JOHN HUMPHRYS: Forget ‘thought crimes’, why can’t police go after the drug lords of Instagram?
Remember Dixon of Dock Green? His friendly smile and ‘Evening all’ and the modest salute at the end of the show?
Kindly old George wouldn’t last 30 seconds in today’s police force. His style of policing went out with black-and-white tellies.
Just as well. PC Dixon wouldn’t know a Taser from a turnip.
Imagine him and his Dock Green colleagues trying to cope with the villainy unearthed by the Mail this week.
It was a classic piece of investigative journalism. A brave undercover reporter risking his own safety to expose the evil of ruthless drug barons targeting small children.
Their aim: to turn them into addicts for super-strength cannabis disguised as harmless sweets. To destroy their innocent young lives in return for vast profits.
One so-called ‘baron’ boasted about kidnapping and chopping off two of the fingers of one of his ‘clients’.
Drug Baron Selamet Mehmetaj, nicknamed ‘The Devil’, (pictured) is a notorious dealer who uses Instagram to sell cannabis
Even more chilling is that this vile trade is being facilitated by Facebook, which owns Instagram. It is on Instagram that the dealers entice children to buy their toxic ‘sweets’.
Some of the ‘sweets’ are as potent as 50 joints. The effect of that on the brain of a developing child can be devastating. And some of these Instagram accounts advertising the drugs have as many as 30,000 followers.
It is a highly sophisticated operation run by ruthless thugs who operate in a world that would have been as foreign to PC Dixon as the Moon landing to a caveman.
But even to people like you and me who are exposed in our daily lives to this new world of cyberspace, it is truly terrifying.
Something we can share with the old-fashioned coppers of Dixon’s era, though, is our trust in that wonderful construct: the rule of law. It is the supreme achievement of our form of government.
The greatest of all political philosophers, Thomas Hobbes, captured its essence when he said it was vital to prevent the anarchy of ‘the war of all against all’.
That was 500 years ago and today we have democratically elected parliaments passing laws that regulate our behaviour, police making sure we obey them and punishment for those who do not.
You could summarise the intention in one phrase: to protect the sheep from the wolves.
A noble objective indeed. But how satisfied are we that it is doing its job?
Let’s just take that Mail investigation for starters. A few obvious questions come to mind.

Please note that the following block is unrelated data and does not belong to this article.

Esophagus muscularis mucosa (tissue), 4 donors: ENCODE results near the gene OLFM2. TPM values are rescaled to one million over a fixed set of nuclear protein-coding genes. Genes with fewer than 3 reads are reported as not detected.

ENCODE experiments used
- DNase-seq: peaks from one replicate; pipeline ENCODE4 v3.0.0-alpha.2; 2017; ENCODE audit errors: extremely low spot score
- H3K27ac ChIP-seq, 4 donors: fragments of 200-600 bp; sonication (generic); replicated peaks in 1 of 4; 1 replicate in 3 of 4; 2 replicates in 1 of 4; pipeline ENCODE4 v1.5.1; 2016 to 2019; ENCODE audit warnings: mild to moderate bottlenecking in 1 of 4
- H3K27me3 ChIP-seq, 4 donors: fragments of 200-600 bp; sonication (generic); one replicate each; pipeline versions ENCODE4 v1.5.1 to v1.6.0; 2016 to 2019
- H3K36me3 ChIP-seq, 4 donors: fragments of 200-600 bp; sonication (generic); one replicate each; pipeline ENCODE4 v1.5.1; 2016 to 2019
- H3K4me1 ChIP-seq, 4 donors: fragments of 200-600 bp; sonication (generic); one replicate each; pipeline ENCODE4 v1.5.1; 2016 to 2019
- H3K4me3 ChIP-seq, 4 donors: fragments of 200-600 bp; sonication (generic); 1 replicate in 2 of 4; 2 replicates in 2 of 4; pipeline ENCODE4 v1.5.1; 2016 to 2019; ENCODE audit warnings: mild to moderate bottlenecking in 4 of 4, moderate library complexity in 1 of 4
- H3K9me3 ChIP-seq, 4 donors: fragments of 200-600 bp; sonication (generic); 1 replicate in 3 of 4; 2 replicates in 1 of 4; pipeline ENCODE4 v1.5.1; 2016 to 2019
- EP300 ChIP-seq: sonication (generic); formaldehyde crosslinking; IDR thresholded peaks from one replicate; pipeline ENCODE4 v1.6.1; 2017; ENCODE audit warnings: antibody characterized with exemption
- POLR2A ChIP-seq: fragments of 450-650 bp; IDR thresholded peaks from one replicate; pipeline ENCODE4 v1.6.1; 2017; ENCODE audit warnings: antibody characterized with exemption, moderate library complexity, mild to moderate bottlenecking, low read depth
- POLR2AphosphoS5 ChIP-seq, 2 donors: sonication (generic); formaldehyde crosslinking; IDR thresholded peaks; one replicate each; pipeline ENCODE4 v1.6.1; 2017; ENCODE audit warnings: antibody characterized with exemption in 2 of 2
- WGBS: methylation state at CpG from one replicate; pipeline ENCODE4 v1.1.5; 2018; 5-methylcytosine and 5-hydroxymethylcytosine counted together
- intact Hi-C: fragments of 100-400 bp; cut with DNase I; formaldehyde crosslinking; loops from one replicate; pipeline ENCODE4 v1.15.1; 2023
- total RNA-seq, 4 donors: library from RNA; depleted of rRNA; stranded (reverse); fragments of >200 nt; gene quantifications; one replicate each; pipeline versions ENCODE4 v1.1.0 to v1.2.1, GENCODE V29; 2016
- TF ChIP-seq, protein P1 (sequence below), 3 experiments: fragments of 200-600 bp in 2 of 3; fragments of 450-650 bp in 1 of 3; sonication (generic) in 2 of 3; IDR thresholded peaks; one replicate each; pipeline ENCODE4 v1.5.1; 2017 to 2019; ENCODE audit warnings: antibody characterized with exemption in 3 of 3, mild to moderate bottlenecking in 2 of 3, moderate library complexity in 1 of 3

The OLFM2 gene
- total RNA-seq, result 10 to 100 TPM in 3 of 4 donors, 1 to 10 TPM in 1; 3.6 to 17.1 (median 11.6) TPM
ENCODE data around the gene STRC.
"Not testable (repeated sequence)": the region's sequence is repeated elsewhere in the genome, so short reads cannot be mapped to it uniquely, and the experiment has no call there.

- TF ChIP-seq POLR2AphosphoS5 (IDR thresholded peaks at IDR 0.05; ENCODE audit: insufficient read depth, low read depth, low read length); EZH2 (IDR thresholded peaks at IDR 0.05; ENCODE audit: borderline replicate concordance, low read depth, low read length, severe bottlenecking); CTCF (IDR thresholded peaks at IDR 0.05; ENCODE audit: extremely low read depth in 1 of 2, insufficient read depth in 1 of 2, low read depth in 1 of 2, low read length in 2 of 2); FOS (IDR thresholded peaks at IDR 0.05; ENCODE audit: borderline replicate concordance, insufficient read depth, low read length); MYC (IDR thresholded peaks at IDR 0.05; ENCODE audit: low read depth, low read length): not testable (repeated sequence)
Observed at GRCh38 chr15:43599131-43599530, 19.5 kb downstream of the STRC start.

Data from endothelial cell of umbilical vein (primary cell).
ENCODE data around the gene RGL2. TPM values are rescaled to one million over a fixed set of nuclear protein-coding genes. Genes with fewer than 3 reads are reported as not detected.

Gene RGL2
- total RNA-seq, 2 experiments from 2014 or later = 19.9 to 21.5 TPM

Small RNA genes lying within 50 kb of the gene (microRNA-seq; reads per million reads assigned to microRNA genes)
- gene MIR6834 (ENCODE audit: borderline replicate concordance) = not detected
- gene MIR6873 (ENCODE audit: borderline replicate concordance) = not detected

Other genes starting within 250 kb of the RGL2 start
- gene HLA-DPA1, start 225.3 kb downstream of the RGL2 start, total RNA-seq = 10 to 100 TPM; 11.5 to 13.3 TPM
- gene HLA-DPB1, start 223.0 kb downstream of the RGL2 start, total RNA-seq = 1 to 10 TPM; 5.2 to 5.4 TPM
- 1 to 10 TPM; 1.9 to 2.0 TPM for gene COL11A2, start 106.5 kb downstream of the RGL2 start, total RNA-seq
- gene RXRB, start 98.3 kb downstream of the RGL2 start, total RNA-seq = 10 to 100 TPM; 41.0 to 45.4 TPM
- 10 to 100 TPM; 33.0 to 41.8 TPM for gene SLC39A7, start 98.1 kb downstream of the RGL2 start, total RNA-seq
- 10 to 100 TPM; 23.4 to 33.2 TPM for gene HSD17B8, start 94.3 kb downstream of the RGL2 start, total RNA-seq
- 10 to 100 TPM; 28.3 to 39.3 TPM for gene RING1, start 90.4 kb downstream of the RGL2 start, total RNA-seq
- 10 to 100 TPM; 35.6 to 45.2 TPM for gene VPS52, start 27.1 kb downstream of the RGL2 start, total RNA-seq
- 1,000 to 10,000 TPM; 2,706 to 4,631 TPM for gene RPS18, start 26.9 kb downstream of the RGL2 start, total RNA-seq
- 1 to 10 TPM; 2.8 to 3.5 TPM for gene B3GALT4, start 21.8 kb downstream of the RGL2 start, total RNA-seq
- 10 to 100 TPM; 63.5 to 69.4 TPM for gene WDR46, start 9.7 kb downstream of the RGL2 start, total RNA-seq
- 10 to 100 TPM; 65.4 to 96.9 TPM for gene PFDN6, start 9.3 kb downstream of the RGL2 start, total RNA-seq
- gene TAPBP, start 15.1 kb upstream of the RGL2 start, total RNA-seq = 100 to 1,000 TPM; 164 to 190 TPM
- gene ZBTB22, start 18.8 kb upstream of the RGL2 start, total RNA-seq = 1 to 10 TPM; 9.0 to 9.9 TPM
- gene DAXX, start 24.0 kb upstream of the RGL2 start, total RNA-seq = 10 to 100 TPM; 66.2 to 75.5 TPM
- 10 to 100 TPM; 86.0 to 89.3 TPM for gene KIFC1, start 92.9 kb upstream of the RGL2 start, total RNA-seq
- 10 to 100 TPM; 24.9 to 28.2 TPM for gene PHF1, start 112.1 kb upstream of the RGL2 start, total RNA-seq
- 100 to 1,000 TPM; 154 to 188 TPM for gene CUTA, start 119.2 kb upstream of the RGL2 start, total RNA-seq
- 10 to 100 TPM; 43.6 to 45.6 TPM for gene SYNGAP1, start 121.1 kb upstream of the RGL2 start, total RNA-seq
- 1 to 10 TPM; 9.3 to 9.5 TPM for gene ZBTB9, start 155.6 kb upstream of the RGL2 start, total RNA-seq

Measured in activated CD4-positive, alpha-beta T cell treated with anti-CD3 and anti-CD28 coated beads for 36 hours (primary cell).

Why wasn’t it the police who nailed those vicious thugs?
Selamet Mehmetaj has his handcuffs removed and allowed to go free by police after being stopped on the roadside by police. It is not known why or when he was stopped
Why does it take a newspaper with relatively tiny resources compared with our police forces to spot what’s going on, track down at least one of the villains and get him to incriminate himself in front of a concealed camera? If you haven’t seen the video, I urge you to do so. It will make your blood run cold.
If this wasn’t a classic case of society’s innocent sheep needing protecting from the predatory wolves, I don’t know what is.
Have the police lost sight of what they are employed to do?
No doubt they would claim that they are very much on the case and would cite evidence of the hauls of cannabis, cocaine and heroin they have been seizing over recent years.
True enough, but I wonder how much they have NOT seized. The illegal drugs trade is flourishing as never before.
And, as the Mail investigation reveals, that is partly because a new marketplace has been created. It has shifted from the street corner to the phone in every youngster’s pocket.
And the algorithms used by social media sites such as Instagram make it all too easy for dealers to extend their reach; once the innocent victims show even the slightest interest, they are soon offered a vast array of other dealers.
That’s how the algorithm works. The lambs are now much easier targets for the wolves.
So how are the wolves being policed? Facebook, the owners of Instagram, claim they are doing a very good job of it themselves. They say that between April and June this year they removed 2.3 million pieces of drug-sales content from their website.